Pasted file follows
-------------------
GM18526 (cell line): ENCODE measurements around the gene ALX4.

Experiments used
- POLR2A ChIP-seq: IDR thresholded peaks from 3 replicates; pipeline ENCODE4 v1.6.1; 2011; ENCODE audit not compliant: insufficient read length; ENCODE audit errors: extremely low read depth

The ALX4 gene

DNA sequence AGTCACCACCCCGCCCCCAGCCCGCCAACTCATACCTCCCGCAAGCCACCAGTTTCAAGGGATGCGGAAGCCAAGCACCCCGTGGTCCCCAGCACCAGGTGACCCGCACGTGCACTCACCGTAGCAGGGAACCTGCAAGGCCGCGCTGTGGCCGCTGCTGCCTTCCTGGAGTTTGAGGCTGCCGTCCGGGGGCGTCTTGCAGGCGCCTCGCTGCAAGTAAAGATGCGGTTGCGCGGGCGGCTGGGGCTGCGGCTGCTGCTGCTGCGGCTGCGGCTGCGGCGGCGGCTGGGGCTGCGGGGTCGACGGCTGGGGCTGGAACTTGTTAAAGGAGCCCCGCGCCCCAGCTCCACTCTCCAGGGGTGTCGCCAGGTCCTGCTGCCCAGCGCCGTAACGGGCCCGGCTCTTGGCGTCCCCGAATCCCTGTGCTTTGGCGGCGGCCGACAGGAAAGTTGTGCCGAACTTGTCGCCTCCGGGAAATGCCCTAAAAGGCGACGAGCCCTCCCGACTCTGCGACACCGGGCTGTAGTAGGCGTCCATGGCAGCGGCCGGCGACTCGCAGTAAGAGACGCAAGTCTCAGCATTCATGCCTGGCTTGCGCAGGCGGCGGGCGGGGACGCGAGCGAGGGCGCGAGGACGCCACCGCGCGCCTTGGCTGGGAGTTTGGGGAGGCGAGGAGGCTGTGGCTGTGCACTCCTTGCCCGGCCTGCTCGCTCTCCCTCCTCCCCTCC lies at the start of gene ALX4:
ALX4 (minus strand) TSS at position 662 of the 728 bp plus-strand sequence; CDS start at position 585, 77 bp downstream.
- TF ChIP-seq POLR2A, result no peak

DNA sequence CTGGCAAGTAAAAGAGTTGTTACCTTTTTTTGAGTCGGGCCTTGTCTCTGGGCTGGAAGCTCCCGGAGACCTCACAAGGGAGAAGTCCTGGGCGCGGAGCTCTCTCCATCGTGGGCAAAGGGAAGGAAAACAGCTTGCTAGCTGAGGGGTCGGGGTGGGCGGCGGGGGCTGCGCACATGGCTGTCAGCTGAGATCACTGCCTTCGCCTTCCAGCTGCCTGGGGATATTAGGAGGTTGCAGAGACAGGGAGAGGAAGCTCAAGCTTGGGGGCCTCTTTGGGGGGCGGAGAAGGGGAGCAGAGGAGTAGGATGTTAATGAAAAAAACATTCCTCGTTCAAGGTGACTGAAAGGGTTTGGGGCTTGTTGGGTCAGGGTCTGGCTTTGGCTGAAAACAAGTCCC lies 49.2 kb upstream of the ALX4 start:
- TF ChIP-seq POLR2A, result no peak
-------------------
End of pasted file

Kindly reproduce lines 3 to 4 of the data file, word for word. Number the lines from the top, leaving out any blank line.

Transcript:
- POLR2A ChIP-seq: IDR thresholded peaks from 3 replicates; pipeline ENCODE4 v1.6.1; 2011; ENCODE audit not compliant: insufficient read length; ENCODE audit errors: extremely low read depth

The ALX4 gene